After record-high temperatures for the last four months of 2021, the Great Barrier Reef is at risk of another mass bleaching event. Experts are shocked and concerned by the unprecedented levels of heat stress on the corals.
From September through December 14, 2021, National Oceanic and Atmospheric Administration (NOAA) noted more heat stress over the corals than usual. During these months, the minimum temperatures in an area spanning over 80% of the reef system were higher than any maximum temperatures ever recorded.
“There’s never been heat stress like that in our records,” said William Skirving, senior scientist and oceanographer with NOAA’s Coral Reef Watch. “It’s completely out of character and speaks to the fact that the minimum temperatures were higher than the previous maximums. This is almost certainly a climate change signal. Being a scientist in this field in this day and age is sometimes a bit nightmarish. Sometimes I wish I knew a little bit less.”
By mid-December, ocean temperatures were 0.5°C higher than water temperatures immediately preceding previous bleaching events, which could be a warning of what’s to come for the reef this year. Researchers are monitoring the area closely, and not all is doomed yet. Extended cloud cover, rain, and wind over the next several weeks could lower temperatures, and mass bleaching may still be avoided.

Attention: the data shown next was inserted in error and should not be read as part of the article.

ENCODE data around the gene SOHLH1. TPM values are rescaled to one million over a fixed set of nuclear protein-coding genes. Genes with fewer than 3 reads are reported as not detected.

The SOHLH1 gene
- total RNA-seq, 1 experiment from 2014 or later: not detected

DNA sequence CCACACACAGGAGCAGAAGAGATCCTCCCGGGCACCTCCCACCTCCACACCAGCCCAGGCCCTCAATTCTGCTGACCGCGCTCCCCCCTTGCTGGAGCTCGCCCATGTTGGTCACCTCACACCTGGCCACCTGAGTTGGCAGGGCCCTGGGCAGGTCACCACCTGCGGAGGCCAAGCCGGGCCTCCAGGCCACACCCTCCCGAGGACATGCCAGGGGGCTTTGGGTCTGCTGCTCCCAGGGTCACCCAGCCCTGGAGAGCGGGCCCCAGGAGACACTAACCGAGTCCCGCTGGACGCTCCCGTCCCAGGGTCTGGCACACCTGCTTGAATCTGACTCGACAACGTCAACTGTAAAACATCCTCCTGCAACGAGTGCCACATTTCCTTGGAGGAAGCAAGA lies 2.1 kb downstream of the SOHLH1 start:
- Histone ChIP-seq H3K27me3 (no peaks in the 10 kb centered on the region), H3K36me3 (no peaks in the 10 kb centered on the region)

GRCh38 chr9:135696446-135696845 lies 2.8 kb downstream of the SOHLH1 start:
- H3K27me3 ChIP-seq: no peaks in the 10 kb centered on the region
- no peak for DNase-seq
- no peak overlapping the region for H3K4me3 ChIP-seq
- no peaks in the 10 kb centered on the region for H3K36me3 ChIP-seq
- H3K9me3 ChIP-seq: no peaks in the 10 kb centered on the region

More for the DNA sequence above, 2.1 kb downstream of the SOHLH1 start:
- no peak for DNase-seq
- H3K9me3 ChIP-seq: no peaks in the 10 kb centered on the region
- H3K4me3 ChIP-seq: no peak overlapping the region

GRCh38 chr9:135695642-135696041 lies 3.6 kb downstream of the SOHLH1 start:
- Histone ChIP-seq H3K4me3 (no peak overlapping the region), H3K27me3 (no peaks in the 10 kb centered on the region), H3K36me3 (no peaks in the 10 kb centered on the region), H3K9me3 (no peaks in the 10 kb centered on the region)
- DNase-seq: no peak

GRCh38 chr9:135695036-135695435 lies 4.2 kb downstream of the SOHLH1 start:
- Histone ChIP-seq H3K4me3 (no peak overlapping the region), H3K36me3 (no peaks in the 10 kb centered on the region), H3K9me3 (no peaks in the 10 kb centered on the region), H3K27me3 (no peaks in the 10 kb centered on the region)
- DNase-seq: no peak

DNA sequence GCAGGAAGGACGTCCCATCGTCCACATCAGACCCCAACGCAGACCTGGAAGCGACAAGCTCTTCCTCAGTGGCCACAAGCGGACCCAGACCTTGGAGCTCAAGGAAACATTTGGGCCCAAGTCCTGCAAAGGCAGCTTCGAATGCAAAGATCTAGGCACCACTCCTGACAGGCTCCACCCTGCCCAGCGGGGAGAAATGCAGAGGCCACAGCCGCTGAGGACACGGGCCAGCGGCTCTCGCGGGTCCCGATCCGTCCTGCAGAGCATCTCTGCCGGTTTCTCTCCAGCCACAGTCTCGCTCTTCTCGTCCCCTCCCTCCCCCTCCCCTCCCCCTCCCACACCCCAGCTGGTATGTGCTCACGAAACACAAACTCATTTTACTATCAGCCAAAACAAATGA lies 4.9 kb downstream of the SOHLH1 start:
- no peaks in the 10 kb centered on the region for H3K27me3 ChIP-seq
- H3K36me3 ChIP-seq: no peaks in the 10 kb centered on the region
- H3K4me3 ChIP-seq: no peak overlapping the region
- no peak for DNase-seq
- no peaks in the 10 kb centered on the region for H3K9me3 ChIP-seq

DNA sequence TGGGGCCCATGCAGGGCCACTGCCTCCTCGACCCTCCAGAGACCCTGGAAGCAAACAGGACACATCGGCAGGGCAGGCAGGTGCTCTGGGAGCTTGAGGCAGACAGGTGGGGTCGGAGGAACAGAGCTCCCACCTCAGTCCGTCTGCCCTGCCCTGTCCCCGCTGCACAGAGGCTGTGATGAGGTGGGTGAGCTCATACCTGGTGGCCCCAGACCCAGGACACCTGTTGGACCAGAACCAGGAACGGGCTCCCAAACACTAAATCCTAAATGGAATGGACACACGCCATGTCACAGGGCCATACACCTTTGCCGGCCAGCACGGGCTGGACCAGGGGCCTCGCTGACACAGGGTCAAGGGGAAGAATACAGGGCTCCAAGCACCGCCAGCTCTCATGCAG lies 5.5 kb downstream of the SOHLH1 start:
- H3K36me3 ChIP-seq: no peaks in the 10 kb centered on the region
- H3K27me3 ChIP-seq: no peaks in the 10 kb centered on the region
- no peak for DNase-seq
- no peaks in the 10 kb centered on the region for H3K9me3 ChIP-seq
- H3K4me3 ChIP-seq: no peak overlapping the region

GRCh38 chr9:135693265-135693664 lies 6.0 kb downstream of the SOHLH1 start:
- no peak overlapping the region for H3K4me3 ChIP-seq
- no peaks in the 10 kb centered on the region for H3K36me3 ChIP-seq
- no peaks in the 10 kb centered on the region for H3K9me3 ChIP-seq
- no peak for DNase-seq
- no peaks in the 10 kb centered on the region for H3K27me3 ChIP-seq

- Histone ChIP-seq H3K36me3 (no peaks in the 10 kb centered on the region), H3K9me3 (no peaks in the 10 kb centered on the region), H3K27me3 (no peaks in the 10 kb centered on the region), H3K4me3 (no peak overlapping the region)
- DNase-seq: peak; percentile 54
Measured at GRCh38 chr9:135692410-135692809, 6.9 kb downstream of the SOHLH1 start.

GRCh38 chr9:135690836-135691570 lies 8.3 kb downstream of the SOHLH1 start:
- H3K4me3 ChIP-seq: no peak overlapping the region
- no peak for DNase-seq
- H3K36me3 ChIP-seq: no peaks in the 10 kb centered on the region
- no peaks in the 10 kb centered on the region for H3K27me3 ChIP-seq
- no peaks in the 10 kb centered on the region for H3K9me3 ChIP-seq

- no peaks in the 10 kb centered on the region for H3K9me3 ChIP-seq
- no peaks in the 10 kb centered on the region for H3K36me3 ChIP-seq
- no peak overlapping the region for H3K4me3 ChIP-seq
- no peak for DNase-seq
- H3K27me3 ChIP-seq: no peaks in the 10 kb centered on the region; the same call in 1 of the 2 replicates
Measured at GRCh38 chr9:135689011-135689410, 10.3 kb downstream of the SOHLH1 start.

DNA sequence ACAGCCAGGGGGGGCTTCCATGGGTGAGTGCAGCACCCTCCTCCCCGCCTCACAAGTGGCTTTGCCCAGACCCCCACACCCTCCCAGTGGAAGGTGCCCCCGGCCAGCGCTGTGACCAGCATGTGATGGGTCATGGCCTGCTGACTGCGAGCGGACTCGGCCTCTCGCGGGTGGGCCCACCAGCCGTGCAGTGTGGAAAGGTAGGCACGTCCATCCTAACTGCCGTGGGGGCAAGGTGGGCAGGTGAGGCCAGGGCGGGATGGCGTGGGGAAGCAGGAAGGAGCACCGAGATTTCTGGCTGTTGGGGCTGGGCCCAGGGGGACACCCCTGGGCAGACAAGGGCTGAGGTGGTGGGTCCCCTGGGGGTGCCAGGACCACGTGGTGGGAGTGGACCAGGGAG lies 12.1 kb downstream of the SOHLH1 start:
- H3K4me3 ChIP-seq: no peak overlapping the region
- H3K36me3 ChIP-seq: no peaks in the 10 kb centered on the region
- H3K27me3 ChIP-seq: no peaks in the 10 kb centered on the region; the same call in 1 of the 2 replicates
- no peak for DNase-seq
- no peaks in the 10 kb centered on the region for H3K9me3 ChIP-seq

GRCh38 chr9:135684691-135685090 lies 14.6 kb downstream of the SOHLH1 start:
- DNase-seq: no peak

Scientists anticipate coral bleaching events to become more frequent in a warming world, but the Great Barrier Reef has already experienced multiple mass bleaching events in 1998, 2002, 2016, 2017 and 2020.
During a mass bleaching, temperatures cause algae, which provide food and vibrant color to coral, leave, and the coral reefs turn white. While they can recover from these events, the corals come back more vulnerable to diseases and with lower reproduction numbers.
Upcoming elections in Australia have prime minister hopefuls, including the incumbent Scott Morrison, pledging money toward reef conservation. The Morrison administration has pledged $1 billion over the next nine years if he wins re-election, but many critics argue that he has failed to make any significant progress to fight climate change during his time in office since 2018. Others welcome the needed funding for reef conservation, but note that the government needs to stop funding fossil fuel projects and make stronger emissions reduction targets immediately for a greater impact.
“Progress on reducing water pollution has fallen behind the government’s targets to protect the reef, so it’s vital that this investment is applied in a way that markedly improves water quality,” said Richard Leck, head of oceans at World Wildlife Fund Australia. “[But it] needs to be complemented by real action on climate to drive down emissions this decade.”